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All this to say: the battery life is just too good on the MacBook Air. There are not many laptops in this size category that can compete with the M3 Air. 

It gives me lots of confidence to be able to work wherever and whenever, even if I forget to bring a charger with me and that’s what the MacBook Air is really all about: maximum portability with terrific productivity and consumption use.

Anodization Process

A welcome change is the new anodization seal for the Midnight-colored M3 Air, which makes it less prone to fingerprints.

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If you have the M2 Air or you watched my previous reviews, you’ll know it’s the biggest fingerprint magnet – there’s almost no point trying to wipe it down.

I didn’t mind the fingerprints but it seem to bother many, so Apple has given it a “new anodization seal” that’s also used on the Space Black MacBook M3 Pro. So it has reduced fingerprints on the M3 Air over the week I’ve used it, but you’ll still see them. The keyboard also gets oily and grimey quickly. 

What’s interesting is I’ve found the new Midnight color to be a more “muted” hue of blue. M2 Air had a truly deep Midnight blue hue to it, whereas the new anodization process has slightly taken out that deep blue hue.

Either way, I still absolutely love this color – it’s probably my favorite color and other than the new anodization process, design-wise it’s identical.

New Microphone & Downgraded Speaker

There’s a trade-off that I haven’t seen covered much, and it’s found on Apple’s technical specification page. 

It looks like Apple has removed the wide stereo sound feature found on the M2 Air and after testing the speakers between the M2 Air and M3 Air, it does seem like the M3 Air lacks punch at higher volumes in comparison to the M2 Air…but it’s not all that noticeable, so it could be placebo.

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What has improved are the microphones with what Apple calls “enhanced voice clarity” and Wide Spectrum microphone modes. I think this makes perfect sense for the M3 Air, a better quality microphone is great for meetings on the move, and Apple’s likely preparing for improved voice recognition for AI.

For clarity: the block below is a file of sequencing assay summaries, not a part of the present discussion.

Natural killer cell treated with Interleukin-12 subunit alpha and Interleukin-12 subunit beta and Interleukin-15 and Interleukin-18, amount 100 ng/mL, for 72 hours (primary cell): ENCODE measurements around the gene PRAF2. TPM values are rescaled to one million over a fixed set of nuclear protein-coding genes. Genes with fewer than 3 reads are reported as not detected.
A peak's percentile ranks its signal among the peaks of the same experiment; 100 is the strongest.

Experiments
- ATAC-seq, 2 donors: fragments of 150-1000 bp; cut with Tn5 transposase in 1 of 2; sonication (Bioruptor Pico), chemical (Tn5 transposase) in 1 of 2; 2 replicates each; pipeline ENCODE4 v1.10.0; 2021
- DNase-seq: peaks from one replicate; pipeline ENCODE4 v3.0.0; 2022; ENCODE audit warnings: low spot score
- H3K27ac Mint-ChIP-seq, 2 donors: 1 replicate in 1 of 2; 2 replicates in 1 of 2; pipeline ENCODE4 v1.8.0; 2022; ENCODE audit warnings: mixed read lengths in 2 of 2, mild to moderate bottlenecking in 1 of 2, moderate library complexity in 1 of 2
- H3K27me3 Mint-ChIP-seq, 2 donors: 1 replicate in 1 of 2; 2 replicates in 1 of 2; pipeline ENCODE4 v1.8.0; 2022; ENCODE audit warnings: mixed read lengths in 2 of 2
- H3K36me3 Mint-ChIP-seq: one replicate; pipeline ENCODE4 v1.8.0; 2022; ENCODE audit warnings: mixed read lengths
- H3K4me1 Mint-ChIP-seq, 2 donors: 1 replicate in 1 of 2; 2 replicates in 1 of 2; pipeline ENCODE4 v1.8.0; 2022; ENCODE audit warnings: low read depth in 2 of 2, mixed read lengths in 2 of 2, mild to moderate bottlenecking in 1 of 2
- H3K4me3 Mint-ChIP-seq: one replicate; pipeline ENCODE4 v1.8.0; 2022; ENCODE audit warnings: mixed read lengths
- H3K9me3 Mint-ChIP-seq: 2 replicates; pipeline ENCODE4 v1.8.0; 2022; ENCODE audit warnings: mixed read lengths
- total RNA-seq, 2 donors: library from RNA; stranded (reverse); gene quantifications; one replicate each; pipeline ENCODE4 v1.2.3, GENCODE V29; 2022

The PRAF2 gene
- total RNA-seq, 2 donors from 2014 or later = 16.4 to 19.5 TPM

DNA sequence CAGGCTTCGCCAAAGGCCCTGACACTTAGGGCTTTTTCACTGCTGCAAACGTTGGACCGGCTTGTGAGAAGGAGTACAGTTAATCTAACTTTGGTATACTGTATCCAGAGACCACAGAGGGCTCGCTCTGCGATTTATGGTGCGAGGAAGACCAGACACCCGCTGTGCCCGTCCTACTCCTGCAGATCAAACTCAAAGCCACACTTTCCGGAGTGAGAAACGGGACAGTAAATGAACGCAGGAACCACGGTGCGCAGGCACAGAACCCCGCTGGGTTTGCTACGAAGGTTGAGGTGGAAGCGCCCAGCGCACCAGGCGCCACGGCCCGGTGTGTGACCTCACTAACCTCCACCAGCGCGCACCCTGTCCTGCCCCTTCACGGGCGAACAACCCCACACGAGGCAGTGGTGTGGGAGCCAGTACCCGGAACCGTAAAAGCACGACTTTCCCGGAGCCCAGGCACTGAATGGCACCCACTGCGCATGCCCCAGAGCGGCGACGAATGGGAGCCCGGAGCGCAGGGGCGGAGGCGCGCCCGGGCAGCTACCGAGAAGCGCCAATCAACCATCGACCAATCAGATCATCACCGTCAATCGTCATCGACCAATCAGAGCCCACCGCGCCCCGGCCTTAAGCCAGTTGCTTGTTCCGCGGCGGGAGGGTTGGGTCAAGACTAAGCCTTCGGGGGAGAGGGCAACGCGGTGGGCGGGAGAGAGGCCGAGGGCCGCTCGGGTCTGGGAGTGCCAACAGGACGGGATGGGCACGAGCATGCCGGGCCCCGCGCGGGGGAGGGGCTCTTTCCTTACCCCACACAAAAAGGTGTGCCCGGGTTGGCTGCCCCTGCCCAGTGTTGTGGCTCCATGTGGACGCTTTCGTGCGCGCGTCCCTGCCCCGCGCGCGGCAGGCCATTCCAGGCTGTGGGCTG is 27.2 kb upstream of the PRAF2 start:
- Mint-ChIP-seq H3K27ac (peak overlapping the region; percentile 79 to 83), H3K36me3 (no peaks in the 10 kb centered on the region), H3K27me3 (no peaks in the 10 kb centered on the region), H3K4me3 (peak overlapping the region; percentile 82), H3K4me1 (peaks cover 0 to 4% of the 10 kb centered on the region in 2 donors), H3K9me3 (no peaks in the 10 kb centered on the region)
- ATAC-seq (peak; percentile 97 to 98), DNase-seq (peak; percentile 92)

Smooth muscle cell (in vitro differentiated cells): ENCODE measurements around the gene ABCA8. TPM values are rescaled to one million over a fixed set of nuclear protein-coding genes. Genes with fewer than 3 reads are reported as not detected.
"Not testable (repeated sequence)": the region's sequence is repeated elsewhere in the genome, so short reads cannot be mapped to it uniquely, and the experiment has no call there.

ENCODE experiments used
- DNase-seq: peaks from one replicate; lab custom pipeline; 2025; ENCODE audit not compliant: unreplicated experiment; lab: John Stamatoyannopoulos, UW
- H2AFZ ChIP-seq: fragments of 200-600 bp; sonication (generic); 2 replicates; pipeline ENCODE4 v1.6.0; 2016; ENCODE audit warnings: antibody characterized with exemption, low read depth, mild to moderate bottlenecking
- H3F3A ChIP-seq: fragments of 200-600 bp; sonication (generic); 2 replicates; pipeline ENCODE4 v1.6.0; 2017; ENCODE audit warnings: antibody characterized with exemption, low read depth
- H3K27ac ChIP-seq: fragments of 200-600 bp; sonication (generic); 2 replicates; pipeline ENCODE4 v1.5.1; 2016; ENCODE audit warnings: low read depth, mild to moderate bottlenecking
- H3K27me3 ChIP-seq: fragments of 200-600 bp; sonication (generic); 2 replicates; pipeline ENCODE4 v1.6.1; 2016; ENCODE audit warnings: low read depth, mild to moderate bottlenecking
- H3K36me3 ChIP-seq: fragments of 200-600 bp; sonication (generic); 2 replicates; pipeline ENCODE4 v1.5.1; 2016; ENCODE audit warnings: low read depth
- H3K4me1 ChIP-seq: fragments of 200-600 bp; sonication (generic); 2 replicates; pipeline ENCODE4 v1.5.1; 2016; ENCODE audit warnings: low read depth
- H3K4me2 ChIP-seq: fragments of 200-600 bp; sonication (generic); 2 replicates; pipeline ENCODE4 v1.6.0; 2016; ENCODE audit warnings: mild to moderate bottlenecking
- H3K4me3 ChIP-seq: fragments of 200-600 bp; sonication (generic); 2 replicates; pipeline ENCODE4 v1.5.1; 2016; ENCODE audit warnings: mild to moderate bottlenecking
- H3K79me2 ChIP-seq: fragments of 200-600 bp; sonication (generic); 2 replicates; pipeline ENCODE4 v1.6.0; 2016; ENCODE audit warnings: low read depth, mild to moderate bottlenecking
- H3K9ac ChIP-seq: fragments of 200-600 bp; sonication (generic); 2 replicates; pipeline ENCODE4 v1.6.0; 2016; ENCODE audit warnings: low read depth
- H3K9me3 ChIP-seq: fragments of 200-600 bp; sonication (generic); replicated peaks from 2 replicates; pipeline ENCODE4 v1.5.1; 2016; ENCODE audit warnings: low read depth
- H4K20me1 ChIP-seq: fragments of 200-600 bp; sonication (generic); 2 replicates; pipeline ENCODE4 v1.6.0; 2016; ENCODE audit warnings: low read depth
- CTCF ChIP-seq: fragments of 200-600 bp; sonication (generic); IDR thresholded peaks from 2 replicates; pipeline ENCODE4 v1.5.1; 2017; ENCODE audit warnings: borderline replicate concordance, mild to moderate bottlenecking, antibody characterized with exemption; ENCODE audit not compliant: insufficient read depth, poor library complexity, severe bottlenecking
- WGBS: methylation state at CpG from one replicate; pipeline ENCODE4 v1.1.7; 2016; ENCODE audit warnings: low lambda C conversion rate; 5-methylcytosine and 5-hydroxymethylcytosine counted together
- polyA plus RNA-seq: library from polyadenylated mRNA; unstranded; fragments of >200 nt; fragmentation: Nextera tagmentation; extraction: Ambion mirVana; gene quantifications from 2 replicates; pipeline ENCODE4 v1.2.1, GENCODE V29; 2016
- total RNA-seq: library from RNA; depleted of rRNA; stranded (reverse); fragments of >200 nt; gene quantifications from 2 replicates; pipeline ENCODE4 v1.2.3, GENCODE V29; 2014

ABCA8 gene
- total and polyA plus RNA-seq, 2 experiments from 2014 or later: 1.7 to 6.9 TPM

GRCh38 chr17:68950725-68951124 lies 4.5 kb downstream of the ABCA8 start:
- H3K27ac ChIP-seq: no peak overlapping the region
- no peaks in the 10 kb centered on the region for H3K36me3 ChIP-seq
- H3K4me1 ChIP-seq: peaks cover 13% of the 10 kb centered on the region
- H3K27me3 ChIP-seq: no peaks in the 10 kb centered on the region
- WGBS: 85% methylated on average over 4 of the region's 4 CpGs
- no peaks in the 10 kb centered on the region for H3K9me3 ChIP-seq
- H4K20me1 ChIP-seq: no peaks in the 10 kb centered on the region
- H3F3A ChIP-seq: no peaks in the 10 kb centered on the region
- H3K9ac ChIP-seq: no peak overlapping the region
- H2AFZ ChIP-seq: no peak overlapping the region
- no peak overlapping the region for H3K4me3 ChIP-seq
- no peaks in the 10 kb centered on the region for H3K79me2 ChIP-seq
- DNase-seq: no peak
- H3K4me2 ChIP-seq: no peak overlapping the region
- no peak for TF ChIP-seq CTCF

It’s also worth pointing out that the only difference between the 13” and 15” M3 Airs outside of their size, are the speakers – the 15” comes with six speakers whereas the 13” comes with four.

Two External Displays

If you like using your MacBook in a docked setup, the M3 chip now supports two external displays…but only in clamshell mode, so when the laptop lid is closed.

In this mode, it supports a primary display up to 6K resolution and a secondary display up to 5K, both at 60Hz. Or you could choose to prioritize a refresh rate of up to 144Hz at 4K resolution. So basically it can’t support dual Pro XDR displays, but I mean not many if anyone will need that sort of setup with a MacBook Air. 

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Interesting that the core M3 14-inch MacBook Pro doesn’t support two external displays yet but it’s likely Apple will change this with a future software update. 

On the connectivity front, The M3 Air now supports Wi-Fi 6E, which means it can connect to faster 6GHz networks but my gripe I mentioned in my previous M2 Air review is the fact that the Thunderbolt ports are both on the left side. It would be much more practical if they balanced the ports on either side because there have been situations where the cable reached the right side but not the left.

My Recommendation

So is the M3 Air worth buying? 

After spending a week using it every day, this is my favorite everyday laptop – there’s just no way around it for me, I love it.

As someone who travels and can’t stay put in one place, while trying to hold onto a pretty heavy workload, the 13” M3 Air is one of the most important devices in my day.

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Going from 8GB of RAM to 16GB and an M3 chipset has unlocked a lot more from my everyday workflow – being able to get more done since I’m less throttled by the hardware. 

But the base configuration with 8GB of RAM isn’t great value for money but what is great value for money is the M2 MacBook Airs.

Apple may have discontinued the M1 but the M2 Air is still available to purchase at a lower cost of only $1,200 for the base model with a 16GB RAM upgrade. Heck, you could even find it for significantly less second-hand. 

So that’s my recommendation, get the M2 Air with 16GB of RAM if you’re looking to save money – the M3 performance isn’t lightyears ahead. The M3 Air suits people who are on the go and need the slim form factor while maximizing power.